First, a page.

Disadvantages of Ethanol
There are a few disadvantages to ethanol when compared to gasoline, including:
1. Lower energy density in ethanol is the most significant disadvantage. A kilogram of ethanol has about 66% of the energy that a kilogram of gasoline has. This will translate as lower miles per gallon when ethanol is substituted for gasoline in automobiles.
2. Ethanol is hygroscopic and tends to absorb moisture.
3. Ethanol may have corrosive effects on some older vehicles with steel fuel tanks and fuel piping, which
were manufactured before the 1980s; some older plastic fuel pipe lines may also be affected by ethanol.
4. Low vapor pressure of ethanol can make cold starts difficult.
5. Ethanol increases exhaust emissions of acetaldehyde.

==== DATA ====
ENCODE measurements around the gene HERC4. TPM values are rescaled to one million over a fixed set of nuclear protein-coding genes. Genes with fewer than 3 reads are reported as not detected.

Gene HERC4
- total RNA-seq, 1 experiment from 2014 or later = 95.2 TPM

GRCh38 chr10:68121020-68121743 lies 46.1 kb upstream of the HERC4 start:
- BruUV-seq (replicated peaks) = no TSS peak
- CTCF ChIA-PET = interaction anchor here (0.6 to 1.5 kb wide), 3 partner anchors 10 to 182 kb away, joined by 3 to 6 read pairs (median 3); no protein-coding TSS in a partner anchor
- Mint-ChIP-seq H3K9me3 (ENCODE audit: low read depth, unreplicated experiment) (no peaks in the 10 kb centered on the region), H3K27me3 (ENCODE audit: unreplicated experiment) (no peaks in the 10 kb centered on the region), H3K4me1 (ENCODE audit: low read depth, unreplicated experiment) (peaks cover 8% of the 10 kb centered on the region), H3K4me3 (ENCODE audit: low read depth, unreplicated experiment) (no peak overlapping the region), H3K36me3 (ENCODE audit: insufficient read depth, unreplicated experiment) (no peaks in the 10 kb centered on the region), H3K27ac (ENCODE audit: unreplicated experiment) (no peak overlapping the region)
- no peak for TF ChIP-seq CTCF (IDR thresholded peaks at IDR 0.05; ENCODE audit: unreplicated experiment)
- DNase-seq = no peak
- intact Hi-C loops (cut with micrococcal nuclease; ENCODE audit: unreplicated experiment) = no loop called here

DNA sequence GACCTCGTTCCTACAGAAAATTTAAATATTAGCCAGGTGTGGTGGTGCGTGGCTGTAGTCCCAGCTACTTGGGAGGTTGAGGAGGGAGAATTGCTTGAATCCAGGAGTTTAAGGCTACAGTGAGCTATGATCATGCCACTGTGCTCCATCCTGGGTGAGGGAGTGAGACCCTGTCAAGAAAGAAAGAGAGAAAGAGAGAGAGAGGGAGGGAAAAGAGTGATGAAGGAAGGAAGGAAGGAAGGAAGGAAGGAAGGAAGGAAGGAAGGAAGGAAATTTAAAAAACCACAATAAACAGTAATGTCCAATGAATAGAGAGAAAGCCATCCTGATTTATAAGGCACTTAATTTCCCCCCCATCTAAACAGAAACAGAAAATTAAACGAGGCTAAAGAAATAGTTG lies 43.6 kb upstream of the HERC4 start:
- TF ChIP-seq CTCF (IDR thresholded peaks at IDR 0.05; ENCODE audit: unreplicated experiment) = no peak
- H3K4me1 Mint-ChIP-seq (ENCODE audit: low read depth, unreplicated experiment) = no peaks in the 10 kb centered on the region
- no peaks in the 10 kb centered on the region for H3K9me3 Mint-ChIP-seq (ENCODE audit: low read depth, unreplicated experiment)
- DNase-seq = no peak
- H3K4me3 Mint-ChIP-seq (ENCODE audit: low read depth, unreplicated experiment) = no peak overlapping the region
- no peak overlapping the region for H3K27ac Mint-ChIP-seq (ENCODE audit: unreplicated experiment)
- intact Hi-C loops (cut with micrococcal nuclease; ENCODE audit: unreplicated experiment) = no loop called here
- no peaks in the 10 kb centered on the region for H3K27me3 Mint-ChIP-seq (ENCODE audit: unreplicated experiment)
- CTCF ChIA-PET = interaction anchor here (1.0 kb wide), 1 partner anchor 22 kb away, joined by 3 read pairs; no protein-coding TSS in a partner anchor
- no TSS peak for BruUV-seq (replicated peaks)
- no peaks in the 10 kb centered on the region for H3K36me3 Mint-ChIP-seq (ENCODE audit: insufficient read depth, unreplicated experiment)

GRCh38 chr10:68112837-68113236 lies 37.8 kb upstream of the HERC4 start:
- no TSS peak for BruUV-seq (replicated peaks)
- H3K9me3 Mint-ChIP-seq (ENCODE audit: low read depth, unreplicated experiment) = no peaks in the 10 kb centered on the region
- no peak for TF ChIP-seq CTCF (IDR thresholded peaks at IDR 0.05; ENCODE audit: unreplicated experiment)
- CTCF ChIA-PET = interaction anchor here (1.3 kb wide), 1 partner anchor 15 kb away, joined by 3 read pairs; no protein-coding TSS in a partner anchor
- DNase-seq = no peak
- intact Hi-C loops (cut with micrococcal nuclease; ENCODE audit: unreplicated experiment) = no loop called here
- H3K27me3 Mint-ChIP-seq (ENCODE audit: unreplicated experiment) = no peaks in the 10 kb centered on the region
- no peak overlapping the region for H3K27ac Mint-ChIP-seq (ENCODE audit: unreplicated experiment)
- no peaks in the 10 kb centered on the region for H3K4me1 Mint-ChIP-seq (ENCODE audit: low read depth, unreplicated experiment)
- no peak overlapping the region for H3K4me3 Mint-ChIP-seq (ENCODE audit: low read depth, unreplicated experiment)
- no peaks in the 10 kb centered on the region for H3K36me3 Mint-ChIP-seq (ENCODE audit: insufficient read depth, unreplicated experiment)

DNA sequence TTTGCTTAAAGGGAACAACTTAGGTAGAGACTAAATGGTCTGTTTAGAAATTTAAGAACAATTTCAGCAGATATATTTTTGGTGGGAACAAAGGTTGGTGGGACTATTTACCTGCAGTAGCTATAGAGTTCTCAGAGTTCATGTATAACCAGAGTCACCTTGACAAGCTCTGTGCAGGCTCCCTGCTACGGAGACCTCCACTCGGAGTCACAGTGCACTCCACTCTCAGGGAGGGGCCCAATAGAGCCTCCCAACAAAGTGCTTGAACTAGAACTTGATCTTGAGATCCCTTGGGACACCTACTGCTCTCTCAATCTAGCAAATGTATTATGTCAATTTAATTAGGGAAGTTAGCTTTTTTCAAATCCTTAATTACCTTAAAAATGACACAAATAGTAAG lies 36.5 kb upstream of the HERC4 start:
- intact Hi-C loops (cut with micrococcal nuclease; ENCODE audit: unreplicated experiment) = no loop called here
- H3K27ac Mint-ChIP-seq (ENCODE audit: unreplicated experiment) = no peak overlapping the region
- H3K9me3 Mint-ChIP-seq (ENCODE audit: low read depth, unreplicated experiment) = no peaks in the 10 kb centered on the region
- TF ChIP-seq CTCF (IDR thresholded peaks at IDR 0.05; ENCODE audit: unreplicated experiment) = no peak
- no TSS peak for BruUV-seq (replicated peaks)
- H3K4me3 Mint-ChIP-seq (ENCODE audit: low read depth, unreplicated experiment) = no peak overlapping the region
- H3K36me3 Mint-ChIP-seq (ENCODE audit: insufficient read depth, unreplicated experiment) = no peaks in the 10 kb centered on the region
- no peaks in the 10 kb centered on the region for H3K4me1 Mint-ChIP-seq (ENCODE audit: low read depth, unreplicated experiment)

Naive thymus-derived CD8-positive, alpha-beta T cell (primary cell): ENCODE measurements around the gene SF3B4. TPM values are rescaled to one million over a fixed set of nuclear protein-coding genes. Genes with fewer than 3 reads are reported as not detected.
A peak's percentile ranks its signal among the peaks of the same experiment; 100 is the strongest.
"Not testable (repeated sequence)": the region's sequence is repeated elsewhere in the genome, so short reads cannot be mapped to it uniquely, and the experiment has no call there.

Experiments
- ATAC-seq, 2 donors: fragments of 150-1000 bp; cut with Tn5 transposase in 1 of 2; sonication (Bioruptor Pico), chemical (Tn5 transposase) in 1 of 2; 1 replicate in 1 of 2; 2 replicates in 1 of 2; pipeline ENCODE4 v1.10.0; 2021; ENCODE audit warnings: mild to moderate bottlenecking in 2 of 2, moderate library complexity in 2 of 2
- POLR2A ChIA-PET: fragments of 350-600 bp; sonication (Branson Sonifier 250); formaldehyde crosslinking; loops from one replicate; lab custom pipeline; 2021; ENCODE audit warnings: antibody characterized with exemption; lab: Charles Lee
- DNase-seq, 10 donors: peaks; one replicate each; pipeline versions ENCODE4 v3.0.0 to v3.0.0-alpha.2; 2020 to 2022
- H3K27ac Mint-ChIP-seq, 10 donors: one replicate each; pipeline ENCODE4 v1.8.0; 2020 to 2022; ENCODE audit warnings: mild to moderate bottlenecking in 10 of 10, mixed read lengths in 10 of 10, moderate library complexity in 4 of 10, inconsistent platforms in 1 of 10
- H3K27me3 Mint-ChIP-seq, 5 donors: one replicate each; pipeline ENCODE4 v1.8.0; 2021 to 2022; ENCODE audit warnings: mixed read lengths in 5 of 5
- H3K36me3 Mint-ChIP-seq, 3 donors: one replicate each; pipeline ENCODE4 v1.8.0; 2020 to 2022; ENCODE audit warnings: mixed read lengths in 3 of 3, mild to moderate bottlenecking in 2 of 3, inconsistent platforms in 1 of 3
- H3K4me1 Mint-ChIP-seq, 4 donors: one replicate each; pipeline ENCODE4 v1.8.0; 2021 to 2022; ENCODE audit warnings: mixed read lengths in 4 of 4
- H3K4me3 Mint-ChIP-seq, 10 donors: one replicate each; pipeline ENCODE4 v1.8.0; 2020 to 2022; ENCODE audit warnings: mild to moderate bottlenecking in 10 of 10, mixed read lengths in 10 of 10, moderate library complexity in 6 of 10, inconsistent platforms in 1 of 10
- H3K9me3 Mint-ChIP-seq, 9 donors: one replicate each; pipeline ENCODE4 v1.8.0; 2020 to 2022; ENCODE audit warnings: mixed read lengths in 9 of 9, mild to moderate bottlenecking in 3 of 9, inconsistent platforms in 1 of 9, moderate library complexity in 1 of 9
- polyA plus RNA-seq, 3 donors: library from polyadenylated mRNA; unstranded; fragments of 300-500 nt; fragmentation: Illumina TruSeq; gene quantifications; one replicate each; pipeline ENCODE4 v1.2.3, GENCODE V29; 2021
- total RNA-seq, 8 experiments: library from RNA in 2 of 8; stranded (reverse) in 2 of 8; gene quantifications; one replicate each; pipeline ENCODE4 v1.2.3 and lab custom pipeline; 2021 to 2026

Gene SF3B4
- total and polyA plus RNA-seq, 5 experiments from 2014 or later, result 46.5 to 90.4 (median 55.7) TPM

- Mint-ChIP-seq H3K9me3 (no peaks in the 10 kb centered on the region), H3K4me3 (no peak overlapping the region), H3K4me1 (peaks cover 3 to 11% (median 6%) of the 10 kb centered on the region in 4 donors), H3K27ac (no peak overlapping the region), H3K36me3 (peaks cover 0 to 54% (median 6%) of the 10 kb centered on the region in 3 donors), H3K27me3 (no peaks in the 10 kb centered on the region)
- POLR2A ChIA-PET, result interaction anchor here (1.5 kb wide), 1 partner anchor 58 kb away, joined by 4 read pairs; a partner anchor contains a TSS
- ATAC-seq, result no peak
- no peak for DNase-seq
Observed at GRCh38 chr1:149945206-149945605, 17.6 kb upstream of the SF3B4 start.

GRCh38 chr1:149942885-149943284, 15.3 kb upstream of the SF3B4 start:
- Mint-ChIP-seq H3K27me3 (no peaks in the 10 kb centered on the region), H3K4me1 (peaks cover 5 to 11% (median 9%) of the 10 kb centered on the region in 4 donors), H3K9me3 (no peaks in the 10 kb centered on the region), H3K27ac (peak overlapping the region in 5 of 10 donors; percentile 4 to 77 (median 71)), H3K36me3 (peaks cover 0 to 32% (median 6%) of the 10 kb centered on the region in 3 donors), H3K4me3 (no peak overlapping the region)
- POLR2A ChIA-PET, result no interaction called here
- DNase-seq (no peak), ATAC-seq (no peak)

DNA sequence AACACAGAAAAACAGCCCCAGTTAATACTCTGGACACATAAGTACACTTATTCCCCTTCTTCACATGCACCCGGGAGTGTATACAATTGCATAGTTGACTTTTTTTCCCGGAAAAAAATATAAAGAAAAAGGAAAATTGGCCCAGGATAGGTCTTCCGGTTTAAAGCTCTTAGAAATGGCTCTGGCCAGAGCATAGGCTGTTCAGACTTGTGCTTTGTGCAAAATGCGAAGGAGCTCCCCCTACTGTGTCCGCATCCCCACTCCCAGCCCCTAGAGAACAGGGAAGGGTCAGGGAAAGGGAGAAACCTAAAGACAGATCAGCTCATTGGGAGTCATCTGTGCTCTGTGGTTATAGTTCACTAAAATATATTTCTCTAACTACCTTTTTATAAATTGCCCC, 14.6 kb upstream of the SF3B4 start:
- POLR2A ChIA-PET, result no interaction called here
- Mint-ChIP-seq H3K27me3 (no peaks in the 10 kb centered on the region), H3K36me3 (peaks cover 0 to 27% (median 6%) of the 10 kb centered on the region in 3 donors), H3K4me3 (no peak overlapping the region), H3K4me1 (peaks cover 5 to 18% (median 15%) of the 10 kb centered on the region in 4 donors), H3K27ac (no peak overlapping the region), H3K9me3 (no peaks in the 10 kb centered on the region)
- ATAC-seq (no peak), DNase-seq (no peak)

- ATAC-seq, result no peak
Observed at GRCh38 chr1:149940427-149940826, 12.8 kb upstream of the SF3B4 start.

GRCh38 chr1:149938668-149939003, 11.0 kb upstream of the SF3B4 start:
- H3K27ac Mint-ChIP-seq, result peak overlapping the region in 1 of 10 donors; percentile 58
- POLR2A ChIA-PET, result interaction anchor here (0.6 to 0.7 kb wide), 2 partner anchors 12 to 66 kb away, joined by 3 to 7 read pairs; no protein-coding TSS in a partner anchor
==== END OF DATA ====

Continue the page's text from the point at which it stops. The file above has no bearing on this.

Ethanol can be used in various proportions as a transportation fuel. It can be used directly as a transportation fuel or it can be blended with gasoline. Ethanol is most commonly blended with gasoline in concentrations of 10% bioethanol to 90% gasoline, known as E10 and nicknamed "gasohol." Ethanol is blended with gasoline up to 15% and can be burned in traditional combustion engines with virtually no modifications. E10 is the most commonly used gasoline-ethanol blend in the United States, whereas E20-E25 blends are common in Brazil. A more detailed discussion on ethanol-gasoline blends is in Chapter 16.